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European Policy

EU Telecoms Ministers Shouldn’t Gut Draft Net Neutrality Rules

On Thursday, 27 November, ministers responsible for telecommunications are set to discuss proposed EU-wide rules intended to safeguard net neutrality.

Last month, the Center for Democracy & Technology (CDT) and other advocacy groups sent a letter to the Ministers detailing the main elements a European rule on net neutrality must include. Unfortunately, the latest proposal to be discussed by Ministers misses the target completely.

“We recognise that Member States want a less detailed, more ‘principles-based’ approach than that put forward by the Commission and improved on by Parliament, but the proposal they are considering fails to protect the open Internet. Unless the concepts and definitions are clear, and the rules are enforceable by regulators, the text is meaningless. The new Commission and Parliament will not accept a version that so obviously undermines meaningful net neutrality protections,” said Jens Henrik-Jeppesen, CDT Director for European Affairs.”

The Presidency proposes to strip definitions of core concepts from the Regulation; notably net neutrality, Internet access services and special services. However, a meaningful net neutrality rule must establish a clear and unambiguous expectation of non-discrimination. The rule must describe permissible exceptions to this principle, notably to allow traffic management measures to make networks operate efficiently where necessary.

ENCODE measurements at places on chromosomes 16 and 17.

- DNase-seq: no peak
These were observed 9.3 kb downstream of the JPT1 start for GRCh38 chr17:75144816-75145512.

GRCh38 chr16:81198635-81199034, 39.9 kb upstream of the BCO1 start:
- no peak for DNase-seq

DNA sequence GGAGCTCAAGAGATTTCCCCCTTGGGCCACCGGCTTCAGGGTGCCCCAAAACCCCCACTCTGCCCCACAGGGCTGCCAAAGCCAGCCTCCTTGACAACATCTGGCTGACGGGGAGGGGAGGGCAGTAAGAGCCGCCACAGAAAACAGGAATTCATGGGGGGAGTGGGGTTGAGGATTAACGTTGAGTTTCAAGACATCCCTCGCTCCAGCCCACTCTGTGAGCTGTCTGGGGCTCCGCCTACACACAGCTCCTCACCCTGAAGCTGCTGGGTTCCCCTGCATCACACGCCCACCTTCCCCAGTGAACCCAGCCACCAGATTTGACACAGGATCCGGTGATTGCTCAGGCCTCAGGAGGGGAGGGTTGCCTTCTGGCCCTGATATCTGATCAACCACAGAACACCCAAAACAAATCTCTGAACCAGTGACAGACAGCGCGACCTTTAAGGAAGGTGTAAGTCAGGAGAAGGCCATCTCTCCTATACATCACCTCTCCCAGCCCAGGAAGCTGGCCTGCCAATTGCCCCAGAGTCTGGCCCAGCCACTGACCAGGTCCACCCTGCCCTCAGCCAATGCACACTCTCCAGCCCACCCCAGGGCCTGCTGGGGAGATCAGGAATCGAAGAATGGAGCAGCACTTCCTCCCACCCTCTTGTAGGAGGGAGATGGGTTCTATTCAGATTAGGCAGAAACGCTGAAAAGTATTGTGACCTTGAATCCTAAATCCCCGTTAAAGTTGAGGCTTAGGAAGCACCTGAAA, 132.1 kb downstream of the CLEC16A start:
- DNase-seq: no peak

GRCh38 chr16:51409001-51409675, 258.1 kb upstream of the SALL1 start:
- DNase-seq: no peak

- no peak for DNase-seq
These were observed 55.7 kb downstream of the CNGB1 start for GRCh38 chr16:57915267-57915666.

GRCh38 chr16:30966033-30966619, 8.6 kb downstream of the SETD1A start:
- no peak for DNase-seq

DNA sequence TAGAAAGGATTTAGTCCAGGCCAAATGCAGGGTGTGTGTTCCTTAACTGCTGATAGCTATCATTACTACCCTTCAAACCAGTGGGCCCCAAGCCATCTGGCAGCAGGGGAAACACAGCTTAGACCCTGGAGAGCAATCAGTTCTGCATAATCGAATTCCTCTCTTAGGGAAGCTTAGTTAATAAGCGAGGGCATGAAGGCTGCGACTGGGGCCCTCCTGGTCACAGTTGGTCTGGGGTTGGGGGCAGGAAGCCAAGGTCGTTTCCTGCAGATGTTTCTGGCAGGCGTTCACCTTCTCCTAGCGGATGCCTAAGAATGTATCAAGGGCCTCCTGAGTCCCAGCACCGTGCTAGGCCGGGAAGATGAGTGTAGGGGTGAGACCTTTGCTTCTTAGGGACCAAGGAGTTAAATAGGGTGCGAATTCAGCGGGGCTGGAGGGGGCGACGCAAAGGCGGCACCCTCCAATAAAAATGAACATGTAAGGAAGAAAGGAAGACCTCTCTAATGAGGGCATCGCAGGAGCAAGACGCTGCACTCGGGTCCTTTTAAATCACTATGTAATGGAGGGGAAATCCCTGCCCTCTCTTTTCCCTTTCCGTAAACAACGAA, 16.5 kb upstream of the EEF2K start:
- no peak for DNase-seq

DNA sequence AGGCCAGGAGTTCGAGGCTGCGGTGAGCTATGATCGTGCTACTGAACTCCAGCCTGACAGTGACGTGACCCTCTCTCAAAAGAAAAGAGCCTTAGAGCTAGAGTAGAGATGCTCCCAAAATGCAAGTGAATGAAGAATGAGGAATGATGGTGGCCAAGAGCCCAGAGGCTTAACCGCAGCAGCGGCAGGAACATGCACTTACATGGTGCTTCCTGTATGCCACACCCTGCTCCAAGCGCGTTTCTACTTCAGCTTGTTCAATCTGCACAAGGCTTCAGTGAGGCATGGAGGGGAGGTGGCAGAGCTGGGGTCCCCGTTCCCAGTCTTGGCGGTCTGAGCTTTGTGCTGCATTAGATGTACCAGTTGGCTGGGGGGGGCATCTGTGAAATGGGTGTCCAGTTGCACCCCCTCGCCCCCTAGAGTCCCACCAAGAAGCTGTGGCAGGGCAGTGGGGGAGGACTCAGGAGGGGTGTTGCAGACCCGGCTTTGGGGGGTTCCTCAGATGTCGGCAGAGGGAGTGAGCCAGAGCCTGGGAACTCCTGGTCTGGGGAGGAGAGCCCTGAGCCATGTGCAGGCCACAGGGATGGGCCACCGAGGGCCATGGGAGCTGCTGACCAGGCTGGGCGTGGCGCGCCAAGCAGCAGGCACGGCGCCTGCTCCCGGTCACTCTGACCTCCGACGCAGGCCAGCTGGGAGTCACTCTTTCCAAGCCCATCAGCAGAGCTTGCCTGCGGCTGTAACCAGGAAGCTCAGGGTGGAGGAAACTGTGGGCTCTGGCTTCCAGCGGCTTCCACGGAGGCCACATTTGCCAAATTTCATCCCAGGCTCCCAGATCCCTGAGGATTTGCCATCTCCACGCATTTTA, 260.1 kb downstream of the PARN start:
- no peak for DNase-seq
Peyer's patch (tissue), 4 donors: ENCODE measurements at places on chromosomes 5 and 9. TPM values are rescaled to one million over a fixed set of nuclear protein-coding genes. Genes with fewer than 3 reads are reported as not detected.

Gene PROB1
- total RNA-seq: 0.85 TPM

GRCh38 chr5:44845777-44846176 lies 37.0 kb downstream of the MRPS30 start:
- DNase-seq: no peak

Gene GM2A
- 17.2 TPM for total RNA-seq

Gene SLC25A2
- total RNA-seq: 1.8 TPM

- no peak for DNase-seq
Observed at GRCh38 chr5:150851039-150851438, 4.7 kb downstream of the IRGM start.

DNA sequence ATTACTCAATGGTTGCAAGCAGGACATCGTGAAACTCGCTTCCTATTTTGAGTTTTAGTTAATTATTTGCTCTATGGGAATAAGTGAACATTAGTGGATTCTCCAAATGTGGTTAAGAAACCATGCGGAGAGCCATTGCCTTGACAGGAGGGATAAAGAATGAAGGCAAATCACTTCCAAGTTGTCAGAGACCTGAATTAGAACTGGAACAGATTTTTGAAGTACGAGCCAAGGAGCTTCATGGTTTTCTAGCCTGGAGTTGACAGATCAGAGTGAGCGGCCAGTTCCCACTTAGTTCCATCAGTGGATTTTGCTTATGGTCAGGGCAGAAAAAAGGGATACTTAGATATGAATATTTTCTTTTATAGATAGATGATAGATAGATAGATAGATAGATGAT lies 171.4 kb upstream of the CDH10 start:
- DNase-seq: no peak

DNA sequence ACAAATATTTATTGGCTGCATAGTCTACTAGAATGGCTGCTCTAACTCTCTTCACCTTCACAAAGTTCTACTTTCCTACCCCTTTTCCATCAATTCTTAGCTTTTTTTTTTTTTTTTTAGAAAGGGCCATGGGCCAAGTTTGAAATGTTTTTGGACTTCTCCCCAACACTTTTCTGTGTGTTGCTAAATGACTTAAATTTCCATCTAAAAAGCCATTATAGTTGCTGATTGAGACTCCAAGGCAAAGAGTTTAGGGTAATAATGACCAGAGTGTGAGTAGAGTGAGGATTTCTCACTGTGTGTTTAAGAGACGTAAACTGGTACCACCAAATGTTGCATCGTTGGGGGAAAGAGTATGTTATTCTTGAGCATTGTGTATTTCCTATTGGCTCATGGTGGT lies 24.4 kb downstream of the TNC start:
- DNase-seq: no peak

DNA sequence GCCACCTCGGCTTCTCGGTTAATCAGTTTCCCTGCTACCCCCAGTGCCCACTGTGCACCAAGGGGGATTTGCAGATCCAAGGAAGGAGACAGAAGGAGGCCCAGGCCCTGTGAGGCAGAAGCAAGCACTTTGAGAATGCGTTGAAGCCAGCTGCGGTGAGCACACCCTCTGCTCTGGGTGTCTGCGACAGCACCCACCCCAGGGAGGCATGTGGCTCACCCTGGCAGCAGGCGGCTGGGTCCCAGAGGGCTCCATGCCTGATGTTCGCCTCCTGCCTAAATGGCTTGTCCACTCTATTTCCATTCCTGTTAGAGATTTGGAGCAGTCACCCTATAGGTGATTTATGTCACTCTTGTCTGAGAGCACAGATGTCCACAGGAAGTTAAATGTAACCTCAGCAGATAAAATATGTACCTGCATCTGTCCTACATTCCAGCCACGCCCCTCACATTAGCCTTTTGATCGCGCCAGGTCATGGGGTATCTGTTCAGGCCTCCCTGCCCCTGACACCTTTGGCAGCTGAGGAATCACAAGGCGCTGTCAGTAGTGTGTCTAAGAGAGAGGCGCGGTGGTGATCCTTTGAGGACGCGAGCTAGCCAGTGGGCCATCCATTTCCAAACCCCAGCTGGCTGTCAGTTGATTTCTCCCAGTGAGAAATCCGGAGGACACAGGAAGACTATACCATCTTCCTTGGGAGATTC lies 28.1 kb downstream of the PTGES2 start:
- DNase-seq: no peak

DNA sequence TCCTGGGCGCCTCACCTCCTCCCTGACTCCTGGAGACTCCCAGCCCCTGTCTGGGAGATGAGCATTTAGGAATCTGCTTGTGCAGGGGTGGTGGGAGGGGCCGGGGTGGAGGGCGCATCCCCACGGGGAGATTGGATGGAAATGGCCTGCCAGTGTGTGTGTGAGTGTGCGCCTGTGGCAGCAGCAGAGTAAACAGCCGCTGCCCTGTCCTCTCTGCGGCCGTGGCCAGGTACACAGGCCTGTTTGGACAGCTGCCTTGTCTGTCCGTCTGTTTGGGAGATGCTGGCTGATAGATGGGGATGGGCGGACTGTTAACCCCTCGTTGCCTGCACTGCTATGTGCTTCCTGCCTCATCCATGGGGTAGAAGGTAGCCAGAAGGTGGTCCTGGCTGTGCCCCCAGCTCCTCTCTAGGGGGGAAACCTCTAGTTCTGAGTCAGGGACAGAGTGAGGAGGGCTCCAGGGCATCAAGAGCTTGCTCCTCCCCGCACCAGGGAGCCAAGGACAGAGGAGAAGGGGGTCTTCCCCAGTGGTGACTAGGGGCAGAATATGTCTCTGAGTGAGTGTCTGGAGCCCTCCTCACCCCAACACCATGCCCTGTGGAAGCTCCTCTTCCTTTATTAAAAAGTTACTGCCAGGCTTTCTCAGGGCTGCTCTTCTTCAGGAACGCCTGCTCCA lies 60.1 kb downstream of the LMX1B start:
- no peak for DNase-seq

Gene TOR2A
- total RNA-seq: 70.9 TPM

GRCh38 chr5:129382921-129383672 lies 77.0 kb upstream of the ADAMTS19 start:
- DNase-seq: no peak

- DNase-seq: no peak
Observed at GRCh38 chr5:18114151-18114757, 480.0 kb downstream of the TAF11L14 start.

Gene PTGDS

However, the exceptions must be set out clearly and narrowly so that ISPs and operators cannot prioritise content or applications from certain providers over others.

“The Italian Presidency’s proposal fairly explicitly allows paid prioritisation and discrimination between content providers for commercial purposes. This is the exact opposite of net neutrality,” added Jeppesen.

CDT believes operators should have the possibility to innovate and experiment with new types of ‘specialised services’, but they should be clearly separable from general Internet access; they should neither be used nor marketed as such, and they should not degrade or impair it. The Presidency text fails to make this distinction.